I really enjoyed Bong Joon-ho’s newest movie Parasite.  He’s handled class division before but this story is particularly great.   It feels amazingly real.   I think he is one of the best cinematic storytellers alive.  Everyone should go see it.

WF ED 572, 002, FA19 – Blog Reflection 5

What do you believe you do best? Why do you believe as you do? What are your key strengths, and what leads you to believe that they are strengths?

I am good at making people feel at ease. A strength in my professional and personal life is that I am personable and approachable. Why do I believe my extroverted and affable personality is a strength? Well, like it or not, we have a society that rewards extroverts and those who can build networks.   I can float between many situations and genuinely enjoy myself.   When I engage with others I am authentically interested in learning about them.

A few years ago at work, I took a leadership style assessment.  The test identified me as someone who is naturally adaptive.  I think that is very true and is one of my strengths.   I am able to plan a situation and as changes occur, I often imagine some of the outcomes that the changes may create. I am extremely results-focused as it pertains to the situation at hand, so when I am thinking about finishing a project I do not freeze when something changes.   I figure out how to reroute or enjoy the new outcome.

Here are 2 examples of what I am talking about.  Once I planned a 10-day hike in the Alps.   My husband and I realized we made a mistake and booked a hotel one night of the hike a day earlier than needed.  OK, we could lose the prepaid night, find a new hotel, and now recalibrate the remaining part of the trip (6 more nights) or we could hike twice as much that day, get to the hotel and enjoy a free day.  It was not what I expected for that day, but it worked out wonderfully as I got a day to relax in Italy. A professional example of being adaptive is when I first started at my job and I realized I was accomplishing my work in much less time than anyone anticipated.  I used that free time to create a staff development program for technologists.  The importance of staff development for campaign technologists was never considered something of value.   Now we think of it as a priority.

Another strength I  have is empathy.  I think a lot about the people around me in a given situation.  I try extremely hard to see where people are coming from and considering how other people’s behavior (including mine) can affect them.  I am mindful of this strength because sometimes being too empathetic can be paralyzing.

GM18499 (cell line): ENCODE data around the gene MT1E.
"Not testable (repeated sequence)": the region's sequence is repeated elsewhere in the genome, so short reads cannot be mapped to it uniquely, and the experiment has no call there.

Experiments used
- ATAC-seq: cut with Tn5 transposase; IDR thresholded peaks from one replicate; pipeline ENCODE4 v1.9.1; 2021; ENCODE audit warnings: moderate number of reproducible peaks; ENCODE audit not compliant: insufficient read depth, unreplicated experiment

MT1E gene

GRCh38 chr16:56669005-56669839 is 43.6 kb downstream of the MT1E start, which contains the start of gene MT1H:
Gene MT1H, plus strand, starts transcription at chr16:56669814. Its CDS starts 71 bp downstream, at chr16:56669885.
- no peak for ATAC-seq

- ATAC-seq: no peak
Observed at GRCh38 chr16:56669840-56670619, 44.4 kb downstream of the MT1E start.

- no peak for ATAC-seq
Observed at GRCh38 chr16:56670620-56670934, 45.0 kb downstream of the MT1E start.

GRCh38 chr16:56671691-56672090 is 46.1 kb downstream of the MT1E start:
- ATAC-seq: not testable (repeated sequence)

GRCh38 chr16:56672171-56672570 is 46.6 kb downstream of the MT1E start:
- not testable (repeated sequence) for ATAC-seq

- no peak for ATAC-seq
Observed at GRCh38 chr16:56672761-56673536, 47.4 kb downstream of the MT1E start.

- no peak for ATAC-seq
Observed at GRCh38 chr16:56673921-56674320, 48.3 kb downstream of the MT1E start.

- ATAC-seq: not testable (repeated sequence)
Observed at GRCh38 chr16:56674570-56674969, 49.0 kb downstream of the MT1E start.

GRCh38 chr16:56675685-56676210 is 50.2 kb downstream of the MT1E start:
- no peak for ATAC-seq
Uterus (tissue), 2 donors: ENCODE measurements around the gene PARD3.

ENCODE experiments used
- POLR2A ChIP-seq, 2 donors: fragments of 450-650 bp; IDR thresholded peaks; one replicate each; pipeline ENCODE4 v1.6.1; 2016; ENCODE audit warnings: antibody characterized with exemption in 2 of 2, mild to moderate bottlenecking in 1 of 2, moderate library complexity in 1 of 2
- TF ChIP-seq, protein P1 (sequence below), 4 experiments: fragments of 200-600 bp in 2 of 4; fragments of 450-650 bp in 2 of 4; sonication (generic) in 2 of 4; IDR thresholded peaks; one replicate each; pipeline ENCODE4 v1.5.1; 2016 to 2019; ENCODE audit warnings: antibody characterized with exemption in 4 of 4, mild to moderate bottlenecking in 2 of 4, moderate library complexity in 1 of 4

My strengths tend to orbit around being: personable, adaptive, and empathetic.   These strengths work well together as the let me work really well with people.    In an earlier blog post about strengths, I mentioned that I am a good team member.   I still think that is the case, and I believe I do so well on a team because I am personable, adaptive, and empathetic.

WF ED 572, 002, FA19 – Blog Reflection 4

Reflect on your own personal experiences with change. Describe one organizational change and how you reacted to it. How did you treat other people in that process?

I debated on which change effort I wanted to reflect on. Recently, I was one of the people who led a large change effort at my organization to create a new department. However, I thought leading a change process inevitably creates very different reactions than being swept up in a change process. Here is my story of being part of a change process I did not invite or expect.

In 2017, the department I had happily been a part of for 4 years was disbanded. The staff were scattered to other departments and it seemed like there was very little appreciation for the work we had been doing. I have never been more upset about an organizational decision. At that point, I had done some of the best work of my career.

I was bitter, annoyed, and extremely cynical in the time immediately after the department ended. I would commiserate with my former colleagues looking for validation about what a terrible decision it was. Often annoyed, when I realized other people had started to move on. I was sad that some of my former colleagues started to leave the organization.

When I found myself on a new team, I brought in too many opinions about the way “we used to go things,” rather than being open to new approaches to the work. Finally, years later, sadness has morphed into nostalgia about the days of working on such a tight-knit team. I still see my former colleagues and we will reminisce about the old days, but things change.

I am not sure if it was a 4th of 5th level change. It was a departmental change, but it was because of the organization made a change in priorities.